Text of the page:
Live from the North Pole!
Arctic sea ice extent reached the lowest value observed during the satellite record on August 26, 2012.
Following that low, Arctic sea ice extent continued to drop falling below 4 million square kilometers by September 5.
Compared to September conditions in the 1980's and 1990's, this represents a 45% reduction in the area of the Arctic Ocean covered by sea ice.
(Reference: National Snow and Ice Data Center)
- more Arctic videos on YouTube: Whale sounds, web cam animations, status of the Arctic environment....
- Arctic Report Card - updated annually in Autumn
- Summer sea ice transition 2002-present - spring thaw, summer melt ponds, autumn freeze-up
Recent Web Cams:
|Web Cam 1 & 2 images from NPEO||Drift Track from NPEO||YouTube video of Web Cam 2|
2011 and earlier Web Cams:
Web Cam animations:
2012 animations from web cams 1, 2, 1 large version, 2 large version, YouTube
2011 animations from web cams 1, 2 & animations from USCG Healy web cams Track1, Track2 (updated weekly)
2010 animations from web cams 1, 1 large (23MB), 2, 2 large (21MB)
2009 animations from web cam 1, large version (21MB) | YouTube
2008 animations from web cams 1, 2, 3, 4 | YouTube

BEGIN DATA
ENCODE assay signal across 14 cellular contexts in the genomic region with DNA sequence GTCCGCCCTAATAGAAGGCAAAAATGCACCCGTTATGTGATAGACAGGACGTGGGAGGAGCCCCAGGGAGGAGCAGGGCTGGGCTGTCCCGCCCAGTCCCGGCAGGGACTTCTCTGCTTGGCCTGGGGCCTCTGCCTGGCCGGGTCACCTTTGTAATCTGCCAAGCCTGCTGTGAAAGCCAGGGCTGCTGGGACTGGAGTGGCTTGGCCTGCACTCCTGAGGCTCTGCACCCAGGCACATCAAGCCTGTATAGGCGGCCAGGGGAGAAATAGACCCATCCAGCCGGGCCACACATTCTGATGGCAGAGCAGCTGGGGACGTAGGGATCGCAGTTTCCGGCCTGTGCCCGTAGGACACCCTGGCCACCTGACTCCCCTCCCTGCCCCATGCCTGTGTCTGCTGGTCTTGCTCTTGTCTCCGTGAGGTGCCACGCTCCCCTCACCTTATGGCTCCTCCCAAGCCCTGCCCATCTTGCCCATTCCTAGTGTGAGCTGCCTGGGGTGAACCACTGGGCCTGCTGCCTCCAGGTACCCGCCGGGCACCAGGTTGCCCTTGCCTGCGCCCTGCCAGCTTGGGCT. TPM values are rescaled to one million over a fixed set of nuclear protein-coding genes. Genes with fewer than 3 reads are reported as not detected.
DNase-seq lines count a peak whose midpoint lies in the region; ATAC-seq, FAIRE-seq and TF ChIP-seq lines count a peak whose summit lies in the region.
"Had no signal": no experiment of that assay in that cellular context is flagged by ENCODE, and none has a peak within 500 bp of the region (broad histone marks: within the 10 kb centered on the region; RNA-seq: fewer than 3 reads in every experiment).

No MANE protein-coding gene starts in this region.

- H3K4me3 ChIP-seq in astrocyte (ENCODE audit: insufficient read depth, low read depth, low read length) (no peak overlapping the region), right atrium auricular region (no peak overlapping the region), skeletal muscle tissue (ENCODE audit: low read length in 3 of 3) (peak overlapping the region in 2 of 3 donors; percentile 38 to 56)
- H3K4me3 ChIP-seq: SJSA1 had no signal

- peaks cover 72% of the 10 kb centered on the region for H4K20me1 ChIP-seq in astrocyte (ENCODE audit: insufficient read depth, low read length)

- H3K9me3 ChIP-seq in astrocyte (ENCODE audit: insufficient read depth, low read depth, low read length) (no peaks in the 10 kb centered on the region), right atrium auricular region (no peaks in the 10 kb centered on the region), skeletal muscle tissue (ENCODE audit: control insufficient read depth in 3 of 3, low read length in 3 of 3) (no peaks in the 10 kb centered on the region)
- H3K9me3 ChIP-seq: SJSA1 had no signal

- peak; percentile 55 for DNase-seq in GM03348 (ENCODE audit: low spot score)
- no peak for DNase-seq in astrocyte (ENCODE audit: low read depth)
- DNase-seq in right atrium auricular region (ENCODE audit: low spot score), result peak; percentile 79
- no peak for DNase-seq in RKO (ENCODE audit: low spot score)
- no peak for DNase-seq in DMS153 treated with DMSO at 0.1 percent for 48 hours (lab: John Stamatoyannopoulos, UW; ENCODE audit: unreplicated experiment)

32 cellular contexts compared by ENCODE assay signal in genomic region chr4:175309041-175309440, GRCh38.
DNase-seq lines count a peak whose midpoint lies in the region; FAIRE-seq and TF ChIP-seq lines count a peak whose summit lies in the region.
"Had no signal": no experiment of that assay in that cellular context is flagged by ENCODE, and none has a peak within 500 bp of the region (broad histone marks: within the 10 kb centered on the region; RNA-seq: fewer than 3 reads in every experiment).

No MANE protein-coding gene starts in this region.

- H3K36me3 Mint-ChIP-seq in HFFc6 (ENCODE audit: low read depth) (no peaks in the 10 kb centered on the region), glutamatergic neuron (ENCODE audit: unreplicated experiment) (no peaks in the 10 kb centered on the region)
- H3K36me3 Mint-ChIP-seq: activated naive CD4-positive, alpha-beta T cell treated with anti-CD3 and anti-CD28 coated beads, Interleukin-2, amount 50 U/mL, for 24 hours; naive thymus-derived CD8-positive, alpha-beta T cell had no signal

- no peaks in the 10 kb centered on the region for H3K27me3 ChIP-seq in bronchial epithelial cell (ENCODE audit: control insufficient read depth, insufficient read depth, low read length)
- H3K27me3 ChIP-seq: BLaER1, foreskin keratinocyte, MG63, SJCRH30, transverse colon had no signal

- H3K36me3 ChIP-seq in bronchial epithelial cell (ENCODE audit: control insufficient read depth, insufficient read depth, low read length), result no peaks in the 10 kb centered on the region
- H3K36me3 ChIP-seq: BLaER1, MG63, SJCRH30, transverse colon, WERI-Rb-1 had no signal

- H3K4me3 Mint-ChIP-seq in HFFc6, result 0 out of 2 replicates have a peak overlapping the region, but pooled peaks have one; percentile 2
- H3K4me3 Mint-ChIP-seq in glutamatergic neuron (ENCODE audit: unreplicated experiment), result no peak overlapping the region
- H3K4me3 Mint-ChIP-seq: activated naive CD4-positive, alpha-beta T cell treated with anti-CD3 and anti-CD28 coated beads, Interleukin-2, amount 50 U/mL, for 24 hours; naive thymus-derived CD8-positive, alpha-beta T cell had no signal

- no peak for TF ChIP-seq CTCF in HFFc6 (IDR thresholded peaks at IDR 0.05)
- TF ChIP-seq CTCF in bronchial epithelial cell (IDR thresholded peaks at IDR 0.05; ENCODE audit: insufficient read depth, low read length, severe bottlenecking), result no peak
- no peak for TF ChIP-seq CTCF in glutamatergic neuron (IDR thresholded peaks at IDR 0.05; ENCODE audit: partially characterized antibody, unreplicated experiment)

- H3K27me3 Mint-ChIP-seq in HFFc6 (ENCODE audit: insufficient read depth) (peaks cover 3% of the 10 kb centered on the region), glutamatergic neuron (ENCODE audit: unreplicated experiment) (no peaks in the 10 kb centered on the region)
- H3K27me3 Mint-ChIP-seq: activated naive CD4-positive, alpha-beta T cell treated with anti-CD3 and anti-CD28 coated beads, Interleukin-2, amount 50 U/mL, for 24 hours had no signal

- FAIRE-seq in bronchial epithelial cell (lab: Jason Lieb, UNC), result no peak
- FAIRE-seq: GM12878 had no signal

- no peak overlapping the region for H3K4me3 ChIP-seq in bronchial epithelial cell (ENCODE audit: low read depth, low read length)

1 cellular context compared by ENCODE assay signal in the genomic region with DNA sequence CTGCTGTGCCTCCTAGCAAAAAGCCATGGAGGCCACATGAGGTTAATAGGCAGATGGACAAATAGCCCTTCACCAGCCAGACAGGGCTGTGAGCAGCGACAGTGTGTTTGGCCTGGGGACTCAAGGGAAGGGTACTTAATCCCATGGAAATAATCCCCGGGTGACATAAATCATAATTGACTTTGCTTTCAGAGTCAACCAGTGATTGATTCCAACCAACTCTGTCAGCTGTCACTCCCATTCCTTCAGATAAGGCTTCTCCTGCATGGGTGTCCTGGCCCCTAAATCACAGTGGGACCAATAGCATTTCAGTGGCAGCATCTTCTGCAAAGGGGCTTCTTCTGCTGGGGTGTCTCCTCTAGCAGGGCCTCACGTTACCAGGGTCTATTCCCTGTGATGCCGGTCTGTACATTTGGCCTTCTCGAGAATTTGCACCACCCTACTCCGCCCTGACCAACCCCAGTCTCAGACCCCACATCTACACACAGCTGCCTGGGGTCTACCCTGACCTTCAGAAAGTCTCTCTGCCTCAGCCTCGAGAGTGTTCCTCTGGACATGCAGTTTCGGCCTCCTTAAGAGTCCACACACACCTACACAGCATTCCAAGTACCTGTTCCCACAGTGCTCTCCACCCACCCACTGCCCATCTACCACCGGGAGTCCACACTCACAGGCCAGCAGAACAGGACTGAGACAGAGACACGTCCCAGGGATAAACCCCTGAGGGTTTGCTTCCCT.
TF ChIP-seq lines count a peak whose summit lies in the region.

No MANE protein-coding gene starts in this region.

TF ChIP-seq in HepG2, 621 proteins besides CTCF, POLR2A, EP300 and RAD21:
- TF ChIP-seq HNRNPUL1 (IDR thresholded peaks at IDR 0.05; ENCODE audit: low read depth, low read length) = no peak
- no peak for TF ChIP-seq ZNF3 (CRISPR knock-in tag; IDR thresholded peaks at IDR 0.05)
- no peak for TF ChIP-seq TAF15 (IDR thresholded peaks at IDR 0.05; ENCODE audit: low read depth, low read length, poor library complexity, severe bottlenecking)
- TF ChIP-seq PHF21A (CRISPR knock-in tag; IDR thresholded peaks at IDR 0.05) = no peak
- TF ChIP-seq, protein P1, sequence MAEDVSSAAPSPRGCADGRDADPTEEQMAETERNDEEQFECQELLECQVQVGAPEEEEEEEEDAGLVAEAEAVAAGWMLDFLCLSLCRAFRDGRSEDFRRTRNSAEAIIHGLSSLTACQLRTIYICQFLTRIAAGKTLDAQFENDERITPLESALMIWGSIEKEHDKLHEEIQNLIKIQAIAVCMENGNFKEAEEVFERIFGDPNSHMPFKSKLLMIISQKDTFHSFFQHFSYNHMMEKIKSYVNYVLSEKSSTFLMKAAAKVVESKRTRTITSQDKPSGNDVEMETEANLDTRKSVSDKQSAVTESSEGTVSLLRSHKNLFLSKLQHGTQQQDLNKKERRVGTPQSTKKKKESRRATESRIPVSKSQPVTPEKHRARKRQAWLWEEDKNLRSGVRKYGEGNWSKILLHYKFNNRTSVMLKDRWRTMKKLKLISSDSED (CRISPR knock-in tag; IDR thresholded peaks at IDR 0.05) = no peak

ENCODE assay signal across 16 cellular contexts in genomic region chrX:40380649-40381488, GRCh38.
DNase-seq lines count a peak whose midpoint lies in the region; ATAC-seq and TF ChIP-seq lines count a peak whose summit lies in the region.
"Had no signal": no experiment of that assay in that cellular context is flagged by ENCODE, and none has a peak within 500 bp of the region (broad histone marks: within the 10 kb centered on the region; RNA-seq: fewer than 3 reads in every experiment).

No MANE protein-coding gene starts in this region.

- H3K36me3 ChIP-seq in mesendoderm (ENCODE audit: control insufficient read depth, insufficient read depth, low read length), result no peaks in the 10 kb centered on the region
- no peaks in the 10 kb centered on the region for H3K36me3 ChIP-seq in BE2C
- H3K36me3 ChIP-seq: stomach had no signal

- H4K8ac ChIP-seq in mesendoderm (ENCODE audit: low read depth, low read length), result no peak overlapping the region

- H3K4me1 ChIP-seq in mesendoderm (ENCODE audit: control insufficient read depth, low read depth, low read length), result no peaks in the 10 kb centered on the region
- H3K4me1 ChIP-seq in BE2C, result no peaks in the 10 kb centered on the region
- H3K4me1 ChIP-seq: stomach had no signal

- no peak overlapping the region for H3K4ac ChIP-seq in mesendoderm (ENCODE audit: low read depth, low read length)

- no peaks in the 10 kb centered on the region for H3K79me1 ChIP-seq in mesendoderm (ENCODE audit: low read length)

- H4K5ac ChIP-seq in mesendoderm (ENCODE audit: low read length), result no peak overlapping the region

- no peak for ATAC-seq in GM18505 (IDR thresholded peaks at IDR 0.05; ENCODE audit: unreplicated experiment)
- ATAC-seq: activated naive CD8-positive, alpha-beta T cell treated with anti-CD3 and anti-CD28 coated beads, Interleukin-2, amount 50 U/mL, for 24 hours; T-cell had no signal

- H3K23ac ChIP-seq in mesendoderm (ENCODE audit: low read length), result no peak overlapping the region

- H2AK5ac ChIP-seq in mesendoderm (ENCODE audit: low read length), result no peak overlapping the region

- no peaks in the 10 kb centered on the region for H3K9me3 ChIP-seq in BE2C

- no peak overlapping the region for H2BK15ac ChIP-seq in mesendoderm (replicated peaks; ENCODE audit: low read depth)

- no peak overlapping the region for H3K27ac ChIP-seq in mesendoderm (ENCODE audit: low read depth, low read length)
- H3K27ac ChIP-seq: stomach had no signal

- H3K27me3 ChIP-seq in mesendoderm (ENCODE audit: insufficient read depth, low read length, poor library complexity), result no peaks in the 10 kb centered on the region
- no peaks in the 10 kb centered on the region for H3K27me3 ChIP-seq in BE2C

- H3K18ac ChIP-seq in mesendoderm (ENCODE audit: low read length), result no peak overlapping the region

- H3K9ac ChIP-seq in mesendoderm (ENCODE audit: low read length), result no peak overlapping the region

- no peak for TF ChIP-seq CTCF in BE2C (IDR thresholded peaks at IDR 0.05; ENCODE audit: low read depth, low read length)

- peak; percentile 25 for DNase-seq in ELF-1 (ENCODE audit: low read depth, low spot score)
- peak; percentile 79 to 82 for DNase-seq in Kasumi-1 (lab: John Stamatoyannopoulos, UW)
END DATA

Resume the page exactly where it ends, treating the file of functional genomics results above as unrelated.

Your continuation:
2007 animations from web cams 1, 2, 3, 3 large (8MB), 4, 4 large (29MB) [#3,4 are on an icebreaker] | YouTube
2006 animations from web cams 1, 3
2005 animations from web cam 8
2004 animations from web cams 1, 2
2003 animations from web cams 1, 2
2002 animations from web cam 1
To ensure animations play within a player (e.g. QuickTime) rather than the browser, right-click the animation link and download the .mov file to your computer. Double-click the .mov file to start the animation.
NOAA/PMEL's North Pole web cam deployments began in April 2002. The web cams operate during the Summer warmth and daylight (April - October) and are redeployed each Spring. The images from the cameras track the North Pole snow cover, weather conditions and the status of PMEL's North Pole instrumentation, which includes meteorological and ice sensors (seen in the camera images). The instruments typically continue to transmit data for months after the solar-powered web cams stop. The North Pole Web Cam team includes Bill Parker, Sigrid Salo, Tracey Nakamura, Nancy Soreide and Jim Overland.
Web Camera provided by Star Dot Technologies with technical support by Vance Kozik. System design by Oceantronics. Camera images are relayed via the Iridium satellite system. Images by NOAA/PMEL. If you wish to use these photographs, please contact firstname.lastname@example.org.
In 2012, the North Pole Web Cams were deployed by the University of Washington and images available from the North Pole Environmental Observatory website.
|The North Pole Web Cam is part of the North Pole Environmental Observatory, a joint National Science Foundation-sponsored effort by the Polar Science Center, / APL / UW, the Pacific Marine Environmental Laboratory / NOAA, the Japan Marine Science and Technology Center, Oregon State University, Cold Regions Research and Engineering Laboratory, and Woods Hole Oceanographic Institution.|